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ness

[nes]
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noun
  1. a headland; promontory; cape.
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Origin of ness

before 900; Middle English -nes(se) (in place names), in part continuing Old English næs, in part < Old Norse nes; akin to nose

-ness

  1. a native English suffix attached to adjectives and participles, forming abstract nouns denoting quality and state (and often, by extension, something exemplifying a quality or state): darkness; goodness; kindness; obligingness; preparedness.
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Origin of -ness

Middle English, Old English -nes, -nis, cognate with German -nis, Gothic -(n)assus; suffix orig. *-assus; -n- by false division of words with adj. and past participle stems ending in -n-; compare Old English efnes (later efen-nys) evenness
Dictionary.com Unabridged Based on the Random House Unabridged Dictionary, © Random House, Inc. 2018

Related Words

headneckpointmolebilljettypeninsulaheadlandfingerbeaktonguearmforelandnazenessridgespitpromontorypeakbluff

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British Dictionary definitions for ness

ness

noun
    1. archaica promontory or headland
    2. (capital as part of a name)Orford Ness
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Word Origin

Old English næs headland; related to Old Norse nes, Old English nasu nose

Ness

noun
  1. Loch Ness a lake in NW Scotland, in the Great Glen: said to be inhabited by an aquatic monster. Length: 36 km (22.5 miles). Depth: 229 m (754 ft)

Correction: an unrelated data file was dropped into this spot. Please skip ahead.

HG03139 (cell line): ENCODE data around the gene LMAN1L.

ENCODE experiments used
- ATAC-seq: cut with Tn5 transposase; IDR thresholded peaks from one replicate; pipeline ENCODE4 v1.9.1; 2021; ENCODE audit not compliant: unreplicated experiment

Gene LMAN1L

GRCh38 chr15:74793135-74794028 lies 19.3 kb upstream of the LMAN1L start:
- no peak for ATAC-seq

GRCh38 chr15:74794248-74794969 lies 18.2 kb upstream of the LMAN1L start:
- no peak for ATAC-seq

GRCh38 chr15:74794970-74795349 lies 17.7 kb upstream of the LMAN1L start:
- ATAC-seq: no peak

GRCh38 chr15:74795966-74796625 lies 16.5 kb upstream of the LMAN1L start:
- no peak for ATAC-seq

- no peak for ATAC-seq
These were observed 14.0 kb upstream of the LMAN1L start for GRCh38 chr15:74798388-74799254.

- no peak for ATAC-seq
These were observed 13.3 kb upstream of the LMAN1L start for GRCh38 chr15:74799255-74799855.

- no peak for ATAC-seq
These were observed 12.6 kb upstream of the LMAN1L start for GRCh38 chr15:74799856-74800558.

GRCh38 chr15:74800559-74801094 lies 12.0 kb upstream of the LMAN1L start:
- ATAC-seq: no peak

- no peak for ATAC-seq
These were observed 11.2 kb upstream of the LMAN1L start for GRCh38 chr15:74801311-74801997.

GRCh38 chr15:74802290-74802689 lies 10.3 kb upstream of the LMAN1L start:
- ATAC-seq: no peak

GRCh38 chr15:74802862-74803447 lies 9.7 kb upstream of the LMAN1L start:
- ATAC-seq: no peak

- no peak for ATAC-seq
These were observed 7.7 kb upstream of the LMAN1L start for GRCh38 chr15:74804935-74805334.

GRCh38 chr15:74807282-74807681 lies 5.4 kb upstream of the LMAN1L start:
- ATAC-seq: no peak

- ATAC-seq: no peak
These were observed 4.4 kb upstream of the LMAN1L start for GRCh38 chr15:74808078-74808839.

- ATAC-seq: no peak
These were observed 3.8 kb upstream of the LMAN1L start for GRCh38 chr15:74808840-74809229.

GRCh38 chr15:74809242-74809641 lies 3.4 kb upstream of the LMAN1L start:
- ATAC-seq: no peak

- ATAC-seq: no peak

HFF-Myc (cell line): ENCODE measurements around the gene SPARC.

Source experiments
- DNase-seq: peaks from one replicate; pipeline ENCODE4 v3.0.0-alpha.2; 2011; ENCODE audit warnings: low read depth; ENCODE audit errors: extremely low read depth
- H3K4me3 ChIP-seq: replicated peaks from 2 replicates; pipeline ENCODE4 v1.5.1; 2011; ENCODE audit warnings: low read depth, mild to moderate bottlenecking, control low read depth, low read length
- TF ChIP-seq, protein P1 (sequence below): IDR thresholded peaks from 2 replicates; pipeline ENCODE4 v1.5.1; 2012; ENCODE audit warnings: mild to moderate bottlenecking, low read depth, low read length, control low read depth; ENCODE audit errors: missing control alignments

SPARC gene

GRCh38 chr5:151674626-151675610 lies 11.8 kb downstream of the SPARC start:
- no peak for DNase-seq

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-ness

suffix forming nouns
  1. indicating state, condition, or quality, or an instance of one of thesegreatness; selfishness; meaninglessness; a kindness
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Word Origin

Old English -nes, of Germanic origin; related to Gothic -nassus
Collins English Dictionary - Complete & Unabridged 2012 Digital Edition © William Collins Sons & Co. Ltd. 1979, 1986 © HarperCollins Publishers 1998, 2000, 2003, 2005, 2006, 2007, 2009, 2012

Word Origin and History for ness

n.

obsolete except in place names, Old English næs "a promontory," related to nasu "nose" (see nose (n.)). Cognate with Old Norse nes, Danish næs, Swedish näs, Middle Dutch nesse.

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-ness

word-forming element denoting action, quality, or state, attached to an adjective or past participle to form an abstract noun, from Old English -nes(s), from West Germanic *in-assu- (cf. Old Saxon -nissi, Middle Dutch -nisse, Dutch -nis, Old High German -nissa, German -nis, Gothic -inassus), from *-in-, noun stem, + *-assu-, abstract noun suffix, probably from the same root as Latin -tudo (see -tude).

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Online Etymology Dictionary, © 2010 Douglas Harper